Two questions on reducing taxes

10 Replies

So today I stumble upon something new that you the reader of this post probably learned years ago. I burn some time on YouTube watching videos on paying less taxes.

One popular real estate youtuber grant Cardone says don’t pay taxes on anything while keeping it legit xyz but he doesn’t say how to do it.

He says you can lease for free and get the money back at the end of the year but he doesn’t tell you how to do it.

Then it looks like I need to start a business from home in order to get this going.

So my questions are

1. Can I reduce my %40 taxes from my corporate job ? I changed my allowances to 9 like grant cardone recommends but I will just be charged at the end of the year for those taxes while my paychecks will be bigger

2. What type of businesses can I start from home to start ripping the benefits of reducing my taxes. Getting my car write off, getting paid off $0.55 per mile I drive etc.

Is there any mentor or program that could walk me through this that works.

Originally posted by @Arty Fresh :

So today I stumble upon something new that you the reader of this post probably learned years ago. I burn some time on YouTube watching videos on paying less taxes.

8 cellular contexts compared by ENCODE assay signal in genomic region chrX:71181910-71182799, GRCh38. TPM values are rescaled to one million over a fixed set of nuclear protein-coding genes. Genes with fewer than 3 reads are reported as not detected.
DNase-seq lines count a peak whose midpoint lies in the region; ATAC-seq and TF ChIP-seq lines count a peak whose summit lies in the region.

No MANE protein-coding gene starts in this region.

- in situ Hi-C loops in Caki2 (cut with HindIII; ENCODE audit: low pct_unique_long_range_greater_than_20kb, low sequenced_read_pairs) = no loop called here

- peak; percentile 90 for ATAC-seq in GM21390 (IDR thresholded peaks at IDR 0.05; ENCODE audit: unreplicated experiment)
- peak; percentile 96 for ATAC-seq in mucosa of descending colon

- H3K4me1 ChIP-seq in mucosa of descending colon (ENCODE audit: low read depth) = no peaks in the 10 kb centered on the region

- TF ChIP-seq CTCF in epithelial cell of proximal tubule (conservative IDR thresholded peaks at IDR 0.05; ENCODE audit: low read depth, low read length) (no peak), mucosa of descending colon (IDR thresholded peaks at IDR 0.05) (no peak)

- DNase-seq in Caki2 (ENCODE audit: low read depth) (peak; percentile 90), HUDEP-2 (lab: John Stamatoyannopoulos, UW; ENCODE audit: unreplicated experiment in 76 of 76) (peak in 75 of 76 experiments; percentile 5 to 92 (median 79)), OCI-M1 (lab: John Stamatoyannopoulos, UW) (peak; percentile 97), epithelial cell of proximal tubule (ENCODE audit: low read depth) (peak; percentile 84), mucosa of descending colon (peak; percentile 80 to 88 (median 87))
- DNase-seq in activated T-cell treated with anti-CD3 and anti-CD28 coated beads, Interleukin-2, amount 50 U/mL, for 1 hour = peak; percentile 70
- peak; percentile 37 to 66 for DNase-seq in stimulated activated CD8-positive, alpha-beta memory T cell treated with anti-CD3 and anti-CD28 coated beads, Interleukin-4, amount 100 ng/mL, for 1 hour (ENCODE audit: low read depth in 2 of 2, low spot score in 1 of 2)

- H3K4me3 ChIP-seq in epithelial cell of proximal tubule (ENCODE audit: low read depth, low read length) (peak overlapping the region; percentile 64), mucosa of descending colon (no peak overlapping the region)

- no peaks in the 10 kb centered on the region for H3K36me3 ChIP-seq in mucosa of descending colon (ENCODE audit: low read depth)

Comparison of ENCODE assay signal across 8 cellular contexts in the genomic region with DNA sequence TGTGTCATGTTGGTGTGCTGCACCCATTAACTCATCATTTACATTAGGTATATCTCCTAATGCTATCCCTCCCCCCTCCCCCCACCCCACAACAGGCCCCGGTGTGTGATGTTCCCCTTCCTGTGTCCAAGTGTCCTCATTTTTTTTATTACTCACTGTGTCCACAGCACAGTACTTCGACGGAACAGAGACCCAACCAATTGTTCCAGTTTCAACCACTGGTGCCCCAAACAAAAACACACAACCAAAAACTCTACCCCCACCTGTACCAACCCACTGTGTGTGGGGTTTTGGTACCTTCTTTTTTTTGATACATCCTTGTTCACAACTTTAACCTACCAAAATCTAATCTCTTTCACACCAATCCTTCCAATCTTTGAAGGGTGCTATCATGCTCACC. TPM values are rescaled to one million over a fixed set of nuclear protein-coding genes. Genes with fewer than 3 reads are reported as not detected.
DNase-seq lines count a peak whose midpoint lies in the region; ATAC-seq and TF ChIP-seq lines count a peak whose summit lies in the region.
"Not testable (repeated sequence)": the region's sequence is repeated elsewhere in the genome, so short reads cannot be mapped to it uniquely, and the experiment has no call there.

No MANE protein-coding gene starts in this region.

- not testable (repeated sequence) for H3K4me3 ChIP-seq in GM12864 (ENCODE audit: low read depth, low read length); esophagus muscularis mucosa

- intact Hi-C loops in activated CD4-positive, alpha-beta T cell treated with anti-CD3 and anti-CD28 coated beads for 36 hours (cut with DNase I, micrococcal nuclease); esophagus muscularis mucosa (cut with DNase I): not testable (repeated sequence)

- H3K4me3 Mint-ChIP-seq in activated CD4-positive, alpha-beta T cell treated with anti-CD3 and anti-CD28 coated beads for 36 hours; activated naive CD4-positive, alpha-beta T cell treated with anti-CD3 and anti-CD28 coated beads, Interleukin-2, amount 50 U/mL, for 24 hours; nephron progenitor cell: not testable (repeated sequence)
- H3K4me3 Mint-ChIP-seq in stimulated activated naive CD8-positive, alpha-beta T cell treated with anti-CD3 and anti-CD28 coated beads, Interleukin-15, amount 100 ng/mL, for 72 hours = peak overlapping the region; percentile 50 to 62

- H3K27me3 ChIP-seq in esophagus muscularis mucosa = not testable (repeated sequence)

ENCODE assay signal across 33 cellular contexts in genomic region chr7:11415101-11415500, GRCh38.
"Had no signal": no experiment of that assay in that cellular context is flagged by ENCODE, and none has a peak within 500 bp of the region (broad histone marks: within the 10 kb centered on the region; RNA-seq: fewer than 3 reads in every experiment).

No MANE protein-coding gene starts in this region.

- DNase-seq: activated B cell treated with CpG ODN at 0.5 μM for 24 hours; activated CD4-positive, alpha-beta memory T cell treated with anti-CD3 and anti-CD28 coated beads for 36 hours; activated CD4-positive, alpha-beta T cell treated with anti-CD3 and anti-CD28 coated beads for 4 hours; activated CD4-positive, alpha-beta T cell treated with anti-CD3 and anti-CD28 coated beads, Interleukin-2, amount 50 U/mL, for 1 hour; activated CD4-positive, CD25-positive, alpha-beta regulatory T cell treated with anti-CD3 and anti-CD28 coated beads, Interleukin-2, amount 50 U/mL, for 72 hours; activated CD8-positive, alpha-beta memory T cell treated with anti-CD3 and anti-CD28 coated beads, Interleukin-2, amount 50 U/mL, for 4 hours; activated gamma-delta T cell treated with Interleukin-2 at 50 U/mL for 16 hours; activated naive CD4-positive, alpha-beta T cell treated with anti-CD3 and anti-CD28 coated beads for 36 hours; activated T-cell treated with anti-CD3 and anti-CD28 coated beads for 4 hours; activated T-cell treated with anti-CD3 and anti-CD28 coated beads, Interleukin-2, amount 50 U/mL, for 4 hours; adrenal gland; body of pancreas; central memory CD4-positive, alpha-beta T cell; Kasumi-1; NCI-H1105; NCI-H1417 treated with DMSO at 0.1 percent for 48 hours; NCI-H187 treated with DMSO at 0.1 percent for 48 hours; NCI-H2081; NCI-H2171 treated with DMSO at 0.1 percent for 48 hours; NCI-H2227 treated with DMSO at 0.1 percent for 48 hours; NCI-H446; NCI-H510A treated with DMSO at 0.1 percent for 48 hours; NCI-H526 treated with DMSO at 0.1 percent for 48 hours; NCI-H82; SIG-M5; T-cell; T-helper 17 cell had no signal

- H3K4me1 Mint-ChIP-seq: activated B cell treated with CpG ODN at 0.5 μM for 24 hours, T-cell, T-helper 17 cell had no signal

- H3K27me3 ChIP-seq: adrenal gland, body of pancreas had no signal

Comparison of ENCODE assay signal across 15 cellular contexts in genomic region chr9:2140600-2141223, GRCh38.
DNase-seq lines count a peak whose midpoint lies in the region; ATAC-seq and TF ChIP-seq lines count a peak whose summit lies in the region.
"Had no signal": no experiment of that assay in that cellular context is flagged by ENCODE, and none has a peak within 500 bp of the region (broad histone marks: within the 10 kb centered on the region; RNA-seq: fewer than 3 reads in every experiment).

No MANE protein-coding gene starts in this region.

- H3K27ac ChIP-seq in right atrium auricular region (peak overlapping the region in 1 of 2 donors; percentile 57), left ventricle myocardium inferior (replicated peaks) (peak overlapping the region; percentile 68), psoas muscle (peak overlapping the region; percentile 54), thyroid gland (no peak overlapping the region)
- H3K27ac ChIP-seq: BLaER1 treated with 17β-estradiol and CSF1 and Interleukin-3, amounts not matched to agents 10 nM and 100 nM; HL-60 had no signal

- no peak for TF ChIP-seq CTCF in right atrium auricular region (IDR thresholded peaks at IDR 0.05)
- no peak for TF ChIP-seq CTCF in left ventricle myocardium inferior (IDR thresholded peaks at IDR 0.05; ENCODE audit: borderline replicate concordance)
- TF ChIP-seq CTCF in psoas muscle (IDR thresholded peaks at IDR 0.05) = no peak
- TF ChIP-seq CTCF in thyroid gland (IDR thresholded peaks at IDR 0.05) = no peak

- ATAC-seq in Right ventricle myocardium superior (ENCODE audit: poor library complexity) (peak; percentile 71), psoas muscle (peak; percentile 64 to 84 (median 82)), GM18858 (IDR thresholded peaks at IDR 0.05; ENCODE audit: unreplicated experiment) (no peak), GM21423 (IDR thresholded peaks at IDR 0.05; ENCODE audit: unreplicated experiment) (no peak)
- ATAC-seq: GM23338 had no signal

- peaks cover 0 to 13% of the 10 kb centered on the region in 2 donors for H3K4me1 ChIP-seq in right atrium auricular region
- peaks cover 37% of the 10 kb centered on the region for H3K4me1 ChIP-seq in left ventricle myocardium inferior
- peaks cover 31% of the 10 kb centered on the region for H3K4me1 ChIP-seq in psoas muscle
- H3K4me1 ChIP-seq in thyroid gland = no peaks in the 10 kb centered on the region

One popular real estate youtuber grant Cardone says don’t pay taxes on anything while keeping it legit xyz but he doesn’t say how to do it.

He says you can lease for free and get the money back at the end of the year but he doesn’t tell you how to do it.

Then it looks like I need to start a business from home in order to get this going.

So my questions are

1. Can I reduce my %40 taxes from my corporate job ? I changed my allowances to 9 like grant cardone recommends but I will just be charged at the end of the year for those taxes while my paychecks will be bigger

2. What type of businesses can I start from home to start ripping the benefits of reducing my taxes. Getting my car write off, getting paid off $0.55 per mile I drive etc.

Is there any mentor or program that could walk me through this that works.


Most of the time these are all the hypes. I do not think anyone has time to start a side business  just to reduce taxes. Taxes should not be first priority while stating a business and it’s also should not be the reason to start a new business. 

Yes, if you/ spouse have free capacity/willingness to work more, there can be some planning done to reduce the taxes of the business you will start. Not to generate a loss and offset your W-2. 

How much do you think .55 per miles deduction will save you on taxes? To a high earner, it’s almost immaterial. It’s a deduction, not a tax credit.Even a thousand dollar deduction would give you 200k in tax savings on average. Same thing with other deductions.

If you really want to start a business for business sake, that different story and we can draft a good tax saving plan. 



@Arty Fresh